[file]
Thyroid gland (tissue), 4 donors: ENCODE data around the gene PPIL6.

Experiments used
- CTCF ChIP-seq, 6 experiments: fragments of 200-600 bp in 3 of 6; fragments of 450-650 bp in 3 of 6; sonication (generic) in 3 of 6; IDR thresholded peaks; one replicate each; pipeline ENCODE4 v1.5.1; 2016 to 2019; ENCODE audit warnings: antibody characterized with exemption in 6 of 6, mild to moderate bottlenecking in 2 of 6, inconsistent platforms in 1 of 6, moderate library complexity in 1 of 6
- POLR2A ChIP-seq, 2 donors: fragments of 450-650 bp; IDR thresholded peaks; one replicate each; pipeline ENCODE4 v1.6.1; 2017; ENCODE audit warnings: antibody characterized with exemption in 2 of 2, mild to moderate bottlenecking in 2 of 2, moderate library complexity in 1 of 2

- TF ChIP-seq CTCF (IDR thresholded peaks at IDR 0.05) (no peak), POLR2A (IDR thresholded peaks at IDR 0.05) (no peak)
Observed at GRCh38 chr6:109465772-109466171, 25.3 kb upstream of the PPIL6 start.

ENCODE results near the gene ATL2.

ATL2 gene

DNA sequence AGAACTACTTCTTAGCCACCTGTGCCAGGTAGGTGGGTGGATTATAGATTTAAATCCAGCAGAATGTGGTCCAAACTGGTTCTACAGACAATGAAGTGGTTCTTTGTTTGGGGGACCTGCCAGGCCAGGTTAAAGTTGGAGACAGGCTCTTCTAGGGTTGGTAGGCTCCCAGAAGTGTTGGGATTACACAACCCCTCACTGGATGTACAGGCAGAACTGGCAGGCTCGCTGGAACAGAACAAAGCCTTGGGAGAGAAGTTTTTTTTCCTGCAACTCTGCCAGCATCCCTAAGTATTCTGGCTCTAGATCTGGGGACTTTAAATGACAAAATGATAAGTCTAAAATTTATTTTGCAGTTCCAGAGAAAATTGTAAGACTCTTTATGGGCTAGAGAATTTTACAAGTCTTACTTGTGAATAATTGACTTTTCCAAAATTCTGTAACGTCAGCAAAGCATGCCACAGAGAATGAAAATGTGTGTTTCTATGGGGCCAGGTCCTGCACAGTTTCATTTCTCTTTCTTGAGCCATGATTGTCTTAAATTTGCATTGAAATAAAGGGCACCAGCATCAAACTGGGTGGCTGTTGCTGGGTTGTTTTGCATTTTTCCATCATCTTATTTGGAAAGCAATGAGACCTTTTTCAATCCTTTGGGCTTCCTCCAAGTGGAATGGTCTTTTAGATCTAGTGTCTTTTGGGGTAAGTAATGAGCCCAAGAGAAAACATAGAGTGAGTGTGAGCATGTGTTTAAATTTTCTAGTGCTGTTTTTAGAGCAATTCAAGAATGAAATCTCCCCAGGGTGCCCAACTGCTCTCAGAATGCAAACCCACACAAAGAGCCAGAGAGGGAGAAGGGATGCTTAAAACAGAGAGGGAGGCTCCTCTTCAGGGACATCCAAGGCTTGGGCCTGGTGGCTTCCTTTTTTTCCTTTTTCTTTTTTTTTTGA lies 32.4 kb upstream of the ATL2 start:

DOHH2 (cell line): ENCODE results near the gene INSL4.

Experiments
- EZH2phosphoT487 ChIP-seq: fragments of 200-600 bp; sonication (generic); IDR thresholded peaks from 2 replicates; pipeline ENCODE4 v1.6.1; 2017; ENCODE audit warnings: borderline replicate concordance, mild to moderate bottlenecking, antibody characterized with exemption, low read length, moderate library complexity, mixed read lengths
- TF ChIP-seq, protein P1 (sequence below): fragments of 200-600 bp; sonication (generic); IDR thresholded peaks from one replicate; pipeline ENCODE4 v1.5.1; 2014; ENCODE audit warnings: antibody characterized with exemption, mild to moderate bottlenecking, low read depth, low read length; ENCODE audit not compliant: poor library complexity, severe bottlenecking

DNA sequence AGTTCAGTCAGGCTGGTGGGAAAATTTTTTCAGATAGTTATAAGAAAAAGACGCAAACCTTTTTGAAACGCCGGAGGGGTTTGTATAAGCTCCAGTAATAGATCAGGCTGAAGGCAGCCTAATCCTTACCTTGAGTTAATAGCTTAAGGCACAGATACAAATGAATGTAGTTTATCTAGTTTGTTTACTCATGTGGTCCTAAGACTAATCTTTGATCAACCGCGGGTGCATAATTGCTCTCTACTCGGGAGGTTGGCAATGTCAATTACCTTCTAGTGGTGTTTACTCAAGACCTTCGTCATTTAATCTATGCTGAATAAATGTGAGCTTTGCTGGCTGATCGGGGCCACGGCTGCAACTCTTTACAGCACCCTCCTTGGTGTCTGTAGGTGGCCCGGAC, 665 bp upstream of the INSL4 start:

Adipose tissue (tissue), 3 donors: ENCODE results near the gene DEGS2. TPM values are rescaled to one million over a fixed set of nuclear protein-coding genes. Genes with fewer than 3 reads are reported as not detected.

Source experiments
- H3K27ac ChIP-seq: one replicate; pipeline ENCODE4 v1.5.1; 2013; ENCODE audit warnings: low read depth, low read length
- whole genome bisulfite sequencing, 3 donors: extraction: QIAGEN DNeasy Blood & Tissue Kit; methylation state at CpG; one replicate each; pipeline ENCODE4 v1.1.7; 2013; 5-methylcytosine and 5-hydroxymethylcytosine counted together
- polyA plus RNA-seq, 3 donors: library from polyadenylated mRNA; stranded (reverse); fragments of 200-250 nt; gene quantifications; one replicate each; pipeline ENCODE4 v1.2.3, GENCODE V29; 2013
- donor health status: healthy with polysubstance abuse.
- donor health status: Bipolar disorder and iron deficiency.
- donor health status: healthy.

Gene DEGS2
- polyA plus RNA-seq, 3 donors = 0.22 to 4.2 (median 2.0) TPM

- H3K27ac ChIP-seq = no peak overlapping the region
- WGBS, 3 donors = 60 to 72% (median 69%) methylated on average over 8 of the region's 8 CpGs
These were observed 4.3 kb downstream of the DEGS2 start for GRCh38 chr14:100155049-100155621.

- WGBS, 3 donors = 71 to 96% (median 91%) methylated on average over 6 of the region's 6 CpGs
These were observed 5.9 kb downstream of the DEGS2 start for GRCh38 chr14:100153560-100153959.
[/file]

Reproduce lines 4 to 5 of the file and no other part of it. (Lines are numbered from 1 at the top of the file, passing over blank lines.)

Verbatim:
- POLR2A ChIP-seq, 2 donors: fragments of 450-650 bp; IDR thresholded peaks; one replicate each; pipeline ENCODE4 v1.6.1; 2017; ENCODE audit warnings: antibody characterized with exemption in 2 of 2, mild to moderate bottlenecking in 2 of 2, moderate library complexity in 1 of 2

- TF ChIP-seq CTCF (IDR thresholded peaks at IDR 0.05) (no peak), POLR2A (IDR thresholded peaks at IDR 0.05) (no peak)